Last Sunday, I attended a class at the Unitarian Universalist Fellowship of Fayetteville entitled “UU: What Makes It A Religion?” I was excited to attend, because I feel this is one of the most difficult questions to answer when describing Unitarian Universalism to people who are unfamiliar with the group, or even to people who are familiar with the principles, but do not see how such an open faith practice would qualify as a religion.
Rev. Dave Hunter led the class, opening with the following responsive reading (which he originally created in June 2010):
“Here is what a religious community can provide:
a place to contemplate the miracle of existence – why am I alive, here and now?
why does anything esist at all? what meaning can I give to my inevitable death?
A religious community can be with you when you are going through hard times –
someone to hold your hand in the hospital waiting room.
A religious community can give you the opportunity to participate in beautiful music and to be moved by a prophetic voice.
Working together and with others of like mind, members of a religious community can help make our society and the world more just, peaceful, and sustainable.
A religious community need not ask you to believe “what you know ain’t so,”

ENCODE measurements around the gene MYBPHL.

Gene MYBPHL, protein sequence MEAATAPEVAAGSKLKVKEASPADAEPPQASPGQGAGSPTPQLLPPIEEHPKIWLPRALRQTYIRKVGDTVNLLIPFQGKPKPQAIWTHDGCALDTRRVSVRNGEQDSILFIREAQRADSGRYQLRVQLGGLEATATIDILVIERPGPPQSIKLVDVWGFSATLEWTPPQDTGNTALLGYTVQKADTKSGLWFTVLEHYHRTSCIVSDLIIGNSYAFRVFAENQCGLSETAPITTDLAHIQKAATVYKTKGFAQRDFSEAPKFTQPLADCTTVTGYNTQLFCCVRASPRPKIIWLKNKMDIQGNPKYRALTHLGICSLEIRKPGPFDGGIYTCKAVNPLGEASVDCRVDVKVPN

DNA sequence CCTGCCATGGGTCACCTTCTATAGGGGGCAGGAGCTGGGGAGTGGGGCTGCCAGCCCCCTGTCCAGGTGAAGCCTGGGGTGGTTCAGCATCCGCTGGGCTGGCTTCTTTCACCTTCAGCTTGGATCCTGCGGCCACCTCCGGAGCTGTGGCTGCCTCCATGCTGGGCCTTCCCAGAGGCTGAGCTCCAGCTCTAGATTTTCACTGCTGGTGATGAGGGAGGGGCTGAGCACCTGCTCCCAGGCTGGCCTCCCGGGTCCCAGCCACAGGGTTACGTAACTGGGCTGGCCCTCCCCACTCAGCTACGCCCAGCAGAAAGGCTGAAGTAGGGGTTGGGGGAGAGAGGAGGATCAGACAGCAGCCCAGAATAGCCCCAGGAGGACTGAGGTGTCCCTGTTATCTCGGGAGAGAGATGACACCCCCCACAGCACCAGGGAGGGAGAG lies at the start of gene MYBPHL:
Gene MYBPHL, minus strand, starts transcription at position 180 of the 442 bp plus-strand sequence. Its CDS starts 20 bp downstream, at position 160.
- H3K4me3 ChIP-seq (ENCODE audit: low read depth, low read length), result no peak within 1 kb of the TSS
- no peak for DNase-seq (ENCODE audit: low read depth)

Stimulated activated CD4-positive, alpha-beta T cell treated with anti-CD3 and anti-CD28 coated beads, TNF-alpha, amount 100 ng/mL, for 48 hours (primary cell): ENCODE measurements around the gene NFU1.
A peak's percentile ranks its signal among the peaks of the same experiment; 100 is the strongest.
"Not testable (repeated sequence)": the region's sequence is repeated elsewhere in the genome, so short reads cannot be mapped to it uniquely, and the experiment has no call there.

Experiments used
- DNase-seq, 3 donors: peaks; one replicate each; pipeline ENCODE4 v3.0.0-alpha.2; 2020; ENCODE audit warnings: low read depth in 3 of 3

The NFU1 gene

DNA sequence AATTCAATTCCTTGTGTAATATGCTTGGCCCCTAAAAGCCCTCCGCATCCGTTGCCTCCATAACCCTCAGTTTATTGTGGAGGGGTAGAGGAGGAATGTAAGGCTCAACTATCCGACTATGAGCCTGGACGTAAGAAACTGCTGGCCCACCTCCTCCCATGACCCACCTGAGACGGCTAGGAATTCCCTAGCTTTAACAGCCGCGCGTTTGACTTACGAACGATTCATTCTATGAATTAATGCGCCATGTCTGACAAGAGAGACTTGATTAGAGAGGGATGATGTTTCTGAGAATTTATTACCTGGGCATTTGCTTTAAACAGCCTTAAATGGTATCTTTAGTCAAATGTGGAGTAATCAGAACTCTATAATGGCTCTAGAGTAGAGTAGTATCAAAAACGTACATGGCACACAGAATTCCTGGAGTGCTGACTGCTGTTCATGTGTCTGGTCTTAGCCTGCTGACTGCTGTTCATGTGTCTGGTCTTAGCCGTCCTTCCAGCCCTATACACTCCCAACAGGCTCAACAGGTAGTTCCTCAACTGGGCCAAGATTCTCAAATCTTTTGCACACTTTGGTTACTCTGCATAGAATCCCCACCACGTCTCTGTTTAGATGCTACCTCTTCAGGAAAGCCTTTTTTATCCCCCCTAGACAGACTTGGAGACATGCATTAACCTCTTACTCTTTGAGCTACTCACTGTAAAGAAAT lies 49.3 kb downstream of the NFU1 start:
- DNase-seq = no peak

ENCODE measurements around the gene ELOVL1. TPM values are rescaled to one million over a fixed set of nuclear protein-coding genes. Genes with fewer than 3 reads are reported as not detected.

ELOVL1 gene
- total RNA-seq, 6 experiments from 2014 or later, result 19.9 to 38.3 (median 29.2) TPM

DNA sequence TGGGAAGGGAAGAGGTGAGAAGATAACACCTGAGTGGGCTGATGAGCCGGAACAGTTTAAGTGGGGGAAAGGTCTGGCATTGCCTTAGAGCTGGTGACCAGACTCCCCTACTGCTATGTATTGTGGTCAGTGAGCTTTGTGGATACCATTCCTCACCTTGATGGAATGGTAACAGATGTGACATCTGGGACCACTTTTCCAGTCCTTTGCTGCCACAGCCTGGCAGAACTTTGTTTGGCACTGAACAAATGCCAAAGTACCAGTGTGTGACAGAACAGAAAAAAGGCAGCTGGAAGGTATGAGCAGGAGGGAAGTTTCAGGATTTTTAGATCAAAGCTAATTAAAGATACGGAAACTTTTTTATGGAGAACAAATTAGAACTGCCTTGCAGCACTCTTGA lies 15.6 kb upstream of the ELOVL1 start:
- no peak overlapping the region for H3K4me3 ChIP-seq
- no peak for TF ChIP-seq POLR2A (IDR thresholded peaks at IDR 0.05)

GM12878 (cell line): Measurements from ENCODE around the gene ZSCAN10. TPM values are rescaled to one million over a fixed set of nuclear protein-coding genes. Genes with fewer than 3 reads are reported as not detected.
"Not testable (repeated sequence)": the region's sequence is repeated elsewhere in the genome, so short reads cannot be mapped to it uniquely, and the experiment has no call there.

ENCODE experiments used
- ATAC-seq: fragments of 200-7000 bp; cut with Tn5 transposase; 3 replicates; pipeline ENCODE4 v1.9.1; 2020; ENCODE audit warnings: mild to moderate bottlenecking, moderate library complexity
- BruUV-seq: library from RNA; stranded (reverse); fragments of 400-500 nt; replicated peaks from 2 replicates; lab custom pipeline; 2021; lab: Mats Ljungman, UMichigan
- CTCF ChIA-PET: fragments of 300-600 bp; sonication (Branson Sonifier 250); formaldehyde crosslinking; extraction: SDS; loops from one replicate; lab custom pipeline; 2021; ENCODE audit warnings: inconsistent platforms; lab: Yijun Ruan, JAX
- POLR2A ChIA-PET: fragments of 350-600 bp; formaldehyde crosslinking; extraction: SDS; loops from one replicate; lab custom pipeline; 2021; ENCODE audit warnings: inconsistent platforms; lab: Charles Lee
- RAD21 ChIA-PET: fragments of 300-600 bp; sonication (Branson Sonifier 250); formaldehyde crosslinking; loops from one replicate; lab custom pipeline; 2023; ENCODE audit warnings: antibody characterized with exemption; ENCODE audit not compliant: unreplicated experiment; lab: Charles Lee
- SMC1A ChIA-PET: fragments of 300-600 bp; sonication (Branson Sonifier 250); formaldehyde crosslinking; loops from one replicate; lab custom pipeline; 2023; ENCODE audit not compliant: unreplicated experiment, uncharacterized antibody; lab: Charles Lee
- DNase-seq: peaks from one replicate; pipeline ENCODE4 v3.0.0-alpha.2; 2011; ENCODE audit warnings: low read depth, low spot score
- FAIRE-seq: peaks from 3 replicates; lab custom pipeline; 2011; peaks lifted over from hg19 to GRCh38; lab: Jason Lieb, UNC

but can challenge you to test your beliefs agains the conclusions of reason and the wisdom of tradition
and can remind you that the search for and discovery of truth did not end two thousand years ago.
And what about the children?
A religious community can feed their inquiring minds and hands, and introduce them to the great stories, and help them internalize the requirements of living together in community.
Yes, religion can mean different things to different people,
and no, there is no one correct definition of religion,
but we humans have not yet outgrown our need for religion.
Perhaps we never will.”
I feel like that responsive reading encapsulated the rest of our discussion on the topic. Those of us in attendence were able to share our understandings of religion and spirituality, along with our understandings of Unitarian Universalism.
Interestingly, we spent a lot more time discussing facets of Unitarian Universalism than we did discussing what constitutes a religion, and what makes Unitarian Universalism a religion. Dealing with ultimate questions (such as why is there something instead of nothing, what happens when we die, and how does that affect how we live), being bound together in community, and having a shared tradition were a few of the things we communally identified as qualifying Unitarian Universalism as a religion. However, we did not fully explore the topic.
The second half of the class takes place at the Unitarian Universalist Fellowship of Fayetteville at 9AM on March 6th. All are welcome to attend, even if they did not attend the first half of the class. I am interested to see how we further explore the topic of Unitarian Universalism as a religion.